One of the most effective methods of developing productive attitudes in people is to give specific feedback about both effective and ineffective behavior. Even people with good attitudes do not automatically know what behaviors are appropriate. They must be taught by separate instances of feedback how to choose the most acceptable behaviors.
Providing feedback on performance is a continuous process. Feedback has a greater impact on productivity when these principles are observed:
- Give feedback as soon as possible. When praise for a specific task well done occurs promptly, it does more to encourage continued high level achievement than a good rating on a semi-annual performance review several months after the good work is first accomplished. Likewise, immediate correction of an error accompanied by positive suggestions for improvement is more likely to produce a desirable change in behavior than an unfavorable performance review at some time in the future.
- Give feedback on both positive and negative factors. Giving feedback only to correct errors causes people to become discouraged. They may believe that the only way to gain your attention is to do something wrong. Since most people crave recognition, a lack of positive feedback often encourages negative performance. Being criticized is better to some people than being ignored. Attention of any kind can be a form of reward. Be sure you are rewarding positive behavior, not just negative behavior, with attention and recognition. Watch for outstanding performance, improved performance, and continued quality performance in your team members, and mention that you have noticed it. Visibly reward positive performance when possible. Give extra compliments for work well done, for innovative ideas pursued, and for extra effort expended to meet a deadline. People who
regularly receive praise and recognition for work well done are less likely to react defensively when you find it necessary to correct errors.
- Regard feedback as coaching for growth. Keep in mind that if a team member’s behavior is inappropriate, avoiding confrontation usually prolongs and intensifies the negative situation. As long as the behavior continues, you, your organization, and your clients suffer from the person’s less-than-effective performance. And by persisting in current habits, the person misses a valuable opportunity to reach higher levels of development and achievement. Ideally, you should give much more positive than negative feedback to your team members. But when you must address a negative situation or action, adopt an attitude that giving feedback is an opportunity to coach the other person to grow. When you coach for improved performance, you communicate that you care – about the team member, the organization, and the customer. As you confront inappropriate behavior, keep these guidelines in mind: • Address the situation as privately as possible. • Give the person the benefit of the doubt. • Avoid sarcasm and joking about serious issues. • Avoid words like always and never. • Confront only specific factors the person can change. • Give the person ideas for fixing the problem. • Affirm the individual as a valuable team member.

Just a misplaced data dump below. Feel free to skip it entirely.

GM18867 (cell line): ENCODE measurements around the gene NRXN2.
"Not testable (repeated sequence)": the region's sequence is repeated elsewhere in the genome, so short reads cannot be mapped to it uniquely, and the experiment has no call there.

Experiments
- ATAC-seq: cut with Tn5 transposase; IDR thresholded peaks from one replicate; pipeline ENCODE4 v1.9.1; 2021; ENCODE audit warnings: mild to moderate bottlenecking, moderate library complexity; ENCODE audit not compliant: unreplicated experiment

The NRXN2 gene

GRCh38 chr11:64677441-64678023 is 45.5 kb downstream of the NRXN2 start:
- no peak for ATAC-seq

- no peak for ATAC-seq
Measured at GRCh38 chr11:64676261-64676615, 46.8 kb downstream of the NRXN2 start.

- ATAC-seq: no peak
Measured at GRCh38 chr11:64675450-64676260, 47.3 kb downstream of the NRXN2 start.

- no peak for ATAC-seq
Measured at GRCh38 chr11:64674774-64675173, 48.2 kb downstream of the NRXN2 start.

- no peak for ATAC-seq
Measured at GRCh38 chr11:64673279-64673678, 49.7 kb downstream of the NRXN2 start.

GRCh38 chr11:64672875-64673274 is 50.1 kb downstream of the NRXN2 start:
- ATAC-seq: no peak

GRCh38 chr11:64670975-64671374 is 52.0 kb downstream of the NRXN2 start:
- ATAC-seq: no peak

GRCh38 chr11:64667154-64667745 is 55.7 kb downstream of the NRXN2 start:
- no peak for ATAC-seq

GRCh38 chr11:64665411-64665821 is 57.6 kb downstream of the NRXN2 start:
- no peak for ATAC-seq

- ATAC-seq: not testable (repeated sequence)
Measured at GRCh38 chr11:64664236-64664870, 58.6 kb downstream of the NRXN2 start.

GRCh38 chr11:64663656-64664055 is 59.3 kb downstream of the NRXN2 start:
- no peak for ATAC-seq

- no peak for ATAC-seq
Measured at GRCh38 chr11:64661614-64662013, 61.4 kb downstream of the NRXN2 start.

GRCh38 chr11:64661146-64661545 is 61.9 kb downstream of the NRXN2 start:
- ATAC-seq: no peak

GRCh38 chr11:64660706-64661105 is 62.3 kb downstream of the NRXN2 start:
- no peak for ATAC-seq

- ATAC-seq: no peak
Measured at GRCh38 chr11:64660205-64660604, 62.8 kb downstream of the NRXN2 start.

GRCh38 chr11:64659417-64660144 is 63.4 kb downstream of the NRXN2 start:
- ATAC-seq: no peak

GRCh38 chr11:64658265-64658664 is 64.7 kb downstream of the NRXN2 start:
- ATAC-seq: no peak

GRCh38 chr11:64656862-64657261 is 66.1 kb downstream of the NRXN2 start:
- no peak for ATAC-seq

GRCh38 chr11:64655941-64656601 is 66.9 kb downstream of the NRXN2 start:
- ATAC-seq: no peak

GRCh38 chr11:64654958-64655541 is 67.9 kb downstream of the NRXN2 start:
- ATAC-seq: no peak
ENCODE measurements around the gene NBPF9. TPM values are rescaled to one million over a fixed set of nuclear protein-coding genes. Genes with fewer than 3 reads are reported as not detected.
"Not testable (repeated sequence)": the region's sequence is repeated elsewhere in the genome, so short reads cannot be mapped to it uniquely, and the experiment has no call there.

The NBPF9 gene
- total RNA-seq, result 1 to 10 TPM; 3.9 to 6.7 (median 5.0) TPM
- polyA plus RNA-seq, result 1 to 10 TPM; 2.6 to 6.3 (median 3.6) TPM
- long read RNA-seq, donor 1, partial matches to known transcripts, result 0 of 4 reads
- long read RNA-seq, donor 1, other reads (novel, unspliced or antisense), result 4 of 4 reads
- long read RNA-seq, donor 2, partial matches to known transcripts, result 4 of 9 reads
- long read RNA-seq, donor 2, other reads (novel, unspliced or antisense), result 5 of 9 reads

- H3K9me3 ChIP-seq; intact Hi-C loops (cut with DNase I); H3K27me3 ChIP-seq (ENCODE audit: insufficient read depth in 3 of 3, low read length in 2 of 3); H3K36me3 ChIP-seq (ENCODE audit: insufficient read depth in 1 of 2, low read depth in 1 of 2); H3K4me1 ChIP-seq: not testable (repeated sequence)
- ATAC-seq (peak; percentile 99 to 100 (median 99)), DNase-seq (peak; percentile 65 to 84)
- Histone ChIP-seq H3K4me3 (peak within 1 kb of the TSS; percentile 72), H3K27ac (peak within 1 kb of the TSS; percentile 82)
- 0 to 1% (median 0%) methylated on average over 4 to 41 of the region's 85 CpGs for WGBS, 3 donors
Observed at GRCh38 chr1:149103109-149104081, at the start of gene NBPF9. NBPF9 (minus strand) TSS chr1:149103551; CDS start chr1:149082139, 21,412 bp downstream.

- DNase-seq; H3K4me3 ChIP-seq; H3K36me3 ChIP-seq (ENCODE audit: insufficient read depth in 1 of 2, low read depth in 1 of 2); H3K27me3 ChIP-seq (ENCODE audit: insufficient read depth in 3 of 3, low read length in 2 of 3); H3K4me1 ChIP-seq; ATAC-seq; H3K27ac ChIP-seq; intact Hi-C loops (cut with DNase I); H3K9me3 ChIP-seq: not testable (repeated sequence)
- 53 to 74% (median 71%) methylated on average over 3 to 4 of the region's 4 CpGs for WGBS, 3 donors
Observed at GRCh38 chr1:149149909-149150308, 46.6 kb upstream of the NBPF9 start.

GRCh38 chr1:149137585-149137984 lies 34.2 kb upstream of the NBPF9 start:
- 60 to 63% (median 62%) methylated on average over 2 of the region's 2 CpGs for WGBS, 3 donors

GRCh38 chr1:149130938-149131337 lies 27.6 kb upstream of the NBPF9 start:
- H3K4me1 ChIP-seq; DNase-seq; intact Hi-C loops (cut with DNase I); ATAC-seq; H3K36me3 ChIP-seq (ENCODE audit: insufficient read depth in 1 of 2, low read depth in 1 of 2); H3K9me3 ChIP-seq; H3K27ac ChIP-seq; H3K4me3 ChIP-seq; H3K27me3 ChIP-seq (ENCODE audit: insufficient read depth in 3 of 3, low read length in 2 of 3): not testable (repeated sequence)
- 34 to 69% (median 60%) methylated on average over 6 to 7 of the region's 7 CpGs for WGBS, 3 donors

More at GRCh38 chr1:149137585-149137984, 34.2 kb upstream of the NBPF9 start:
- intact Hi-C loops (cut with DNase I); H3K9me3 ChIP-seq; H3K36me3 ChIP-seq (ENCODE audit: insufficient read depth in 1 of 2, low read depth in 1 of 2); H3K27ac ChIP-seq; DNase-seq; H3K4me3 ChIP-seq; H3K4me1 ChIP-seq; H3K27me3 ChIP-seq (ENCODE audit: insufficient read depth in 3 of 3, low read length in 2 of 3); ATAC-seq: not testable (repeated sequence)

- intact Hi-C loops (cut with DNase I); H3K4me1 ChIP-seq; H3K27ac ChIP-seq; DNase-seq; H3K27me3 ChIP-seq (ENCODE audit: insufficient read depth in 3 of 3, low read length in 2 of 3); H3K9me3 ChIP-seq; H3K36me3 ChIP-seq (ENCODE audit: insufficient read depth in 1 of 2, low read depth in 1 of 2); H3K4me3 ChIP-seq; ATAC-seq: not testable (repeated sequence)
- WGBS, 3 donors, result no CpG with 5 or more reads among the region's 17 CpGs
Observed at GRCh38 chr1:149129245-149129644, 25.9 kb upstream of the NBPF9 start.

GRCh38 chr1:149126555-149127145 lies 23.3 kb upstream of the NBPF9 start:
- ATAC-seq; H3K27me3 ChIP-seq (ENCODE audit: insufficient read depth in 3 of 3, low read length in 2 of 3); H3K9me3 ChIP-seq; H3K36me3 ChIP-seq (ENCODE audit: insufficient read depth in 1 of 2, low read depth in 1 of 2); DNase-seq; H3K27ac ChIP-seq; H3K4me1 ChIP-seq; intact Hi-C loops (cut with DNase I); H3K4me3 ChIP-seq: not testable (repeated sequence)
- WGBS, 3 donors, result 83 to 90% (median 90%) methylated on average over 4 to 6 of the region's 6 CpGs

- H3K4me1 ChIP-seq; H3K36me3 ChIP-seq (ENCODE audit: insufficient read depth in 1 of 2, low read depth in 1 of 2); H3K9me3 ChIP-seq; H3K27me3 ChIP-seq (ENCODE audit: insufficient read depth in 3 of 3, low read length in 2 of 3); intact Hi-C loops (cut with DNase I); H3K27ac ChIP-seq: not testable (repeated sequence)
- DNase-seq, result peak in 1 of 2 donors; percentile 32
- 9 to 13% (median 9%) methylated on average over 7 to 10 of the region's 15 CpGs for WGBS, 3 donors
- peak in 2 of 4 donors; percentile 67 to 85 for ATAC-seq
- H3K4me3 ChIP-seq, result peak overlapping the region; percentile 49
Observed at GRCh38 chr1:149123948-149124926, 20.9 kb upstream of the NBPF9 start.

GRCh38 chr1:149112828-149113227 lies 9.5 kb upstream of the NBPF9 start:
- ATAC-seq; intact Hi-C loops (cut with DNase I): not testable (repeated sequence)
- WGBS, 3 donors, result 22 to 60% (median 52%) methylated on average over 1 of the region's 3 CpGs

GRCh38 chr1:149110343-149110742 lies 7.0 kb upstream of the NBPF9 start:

- Make feedback specific to behavior. Effective feedback focuses on a specific situation, action, or decision and the consequences. Praise and correction alike are most effective when they are specific. Non-specific overgeneralizations, on the other hand, are confusing and counterproductive. In addressing negative situations, dealing with specifics helps separate the unacceptable behavior from the person. For example, if you tell an associate, “You’re one of the sloppiest individuals in our organization,” the person might wonder whether to buy new clothes, reorganize the work area, or be more meticulous with paperwork. Instead, state the unsatisfactory behavior in specific terms and give the person an opportunity to analyze the cause. You might say, “You have missed two of your deadlines in the last week, and I have noticed your desk looks disorganized. How do you see these two items being related?” Listen carefully. You may learn that the cause is beyond the person’s control. But if you decide that the person’s behavior is the cause, first explain why it is unacceptable. State what you expect in the way of changed behavior, and the benefits for making this change. Emphasizing the benefits increases your ability to gain the person’s commitment to change.
Leadership Journal, volume IV, Number I